Nov. 24th Bible study preview

Our study on Nov. 24th , 2015 will focus on I Thessalonians 3:9-13. mark1224

The First Epistle to the Thessalonians, First Thessalonians, or just 1 Thessalonians is probably the oldest book in the New Testament, was likely Paul’s first letter, and is estimated to have been written by the end of AD 52

Paul claimed the title of the “Apostle to the Gentiles”, and established gentile churches in several important cities in the Roman Empire. The Thessalonians to whom the letter is addressed were the mainly gentile Christians of the congregation he had founded. This reflects the ethnic and religious makeup of that congregation in Thessalonica.

Paul was concerned because of the infancy of the church. He had spent only a few weeks with them before leaving for Athens. In his concern, he sent his delegate, Timothy, to visit the Thessalonians and to return with a report. While, on the whole, the news was encouraging, it also showed that important misunderstandings existed concerning Paul’s teaching of Christianity. Paul devotes part of the letter to correcting these errors, and exhorts the Thessalonians to purity of life, reminding them that their sanctification is God’s will for their lives.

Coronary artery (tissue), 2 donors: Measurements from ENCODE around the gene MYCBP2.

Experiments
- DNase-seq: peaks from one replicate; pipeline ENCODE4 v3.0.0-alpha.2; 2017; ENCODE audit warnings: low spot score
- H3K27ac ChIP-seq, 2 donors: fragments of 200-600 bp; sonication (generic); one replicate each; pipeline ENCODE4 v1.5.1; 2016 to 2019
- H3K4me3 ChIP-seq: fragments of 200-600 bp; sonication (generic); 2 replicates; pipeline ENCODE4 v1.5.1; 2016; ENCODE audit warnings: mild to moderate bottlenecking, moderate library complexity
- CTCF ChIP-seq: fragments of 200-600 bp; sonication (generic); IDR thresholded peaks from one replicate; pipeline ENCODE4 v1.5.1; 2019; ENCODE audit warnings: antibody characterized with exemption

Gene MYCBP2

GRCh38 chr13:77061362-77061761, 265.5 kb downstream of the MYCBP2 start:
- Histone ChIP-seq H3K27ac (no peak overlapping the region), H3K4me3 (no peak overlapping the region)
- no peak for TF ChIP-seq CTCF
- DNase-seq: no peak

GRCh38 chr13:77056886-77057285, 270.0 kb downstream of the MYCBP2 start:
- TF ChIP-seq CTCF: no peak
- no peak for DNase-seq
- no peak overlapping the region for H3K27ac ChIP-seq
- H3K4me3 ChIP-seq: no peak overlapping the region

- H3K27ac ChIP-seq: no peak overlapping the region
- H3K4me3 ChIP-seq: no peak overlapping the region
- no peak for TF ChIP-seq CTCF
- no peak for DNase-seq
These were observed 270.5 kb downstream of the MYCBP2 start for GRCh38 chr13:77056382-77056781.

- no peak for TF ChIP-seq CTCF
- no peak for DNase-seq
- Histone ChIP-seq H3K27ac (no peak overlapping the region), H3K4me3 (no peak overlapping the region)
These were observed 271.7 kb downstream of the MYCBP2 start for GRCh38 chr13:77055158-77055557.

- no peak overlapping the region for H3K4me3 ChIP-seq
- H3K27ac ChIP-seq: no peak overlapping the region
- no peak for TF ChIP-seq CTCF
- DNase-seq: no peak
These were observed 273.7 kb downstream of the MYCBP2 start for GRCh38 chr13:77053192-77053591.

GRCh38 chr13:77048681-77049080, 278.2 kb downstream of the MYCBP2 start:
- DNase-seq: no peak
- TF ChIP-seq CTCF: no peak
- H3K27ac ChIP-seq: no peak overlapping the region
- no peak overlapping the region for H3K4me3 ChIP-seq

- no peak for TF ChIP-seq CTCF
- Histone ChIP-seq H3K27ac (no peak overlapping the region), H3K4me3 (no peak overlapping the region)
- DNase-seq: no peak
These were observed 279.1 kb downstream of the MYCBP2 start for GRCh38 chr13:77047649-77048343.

Many of the members of this church were Gentiles and had come out of idolatry. Paul wanted to check on the state of the Thessalonians’ faith, for fear that false teachers might have infiltrated their number. However, Timothy returned with a good report, prompting Paul to pen 1 Thessalonians as a letter of encouragement to the new believers.

Why are we studying this passage?

Do you ever feel as though your Christian faith has grown stale, that you are withering on the vine when you would rather be flourishing in His service? Paul’s first letter to the Thessalonians is the perfect remedy for such a feeling. This letter provides water for the thirsty soul today, encouraging growth in maturity by providing hope in the midst of suffering or uncertainty.

Paul’s specific, practical instruction for this process of sanctification can be applied directly to our current circumstances. By clinging to our hope in Christ, we may see several clear results in our lives: avoiding sexual immorality, refusing to defraud others, appreciating those Christians who serve on your behalf, refusing to repay evil for evil, rejoicing always, praying without ceasing, and giving thanks in all things—to name a few. This list, of course, is not exhaustive, but the first letter to the Thessalonians makes clear that every Christian should expect to grow in holiness over the course of his or her life.

If you are growing stale in your faith, or even feel tempted by some of the “false idols of today, this is good medicine!

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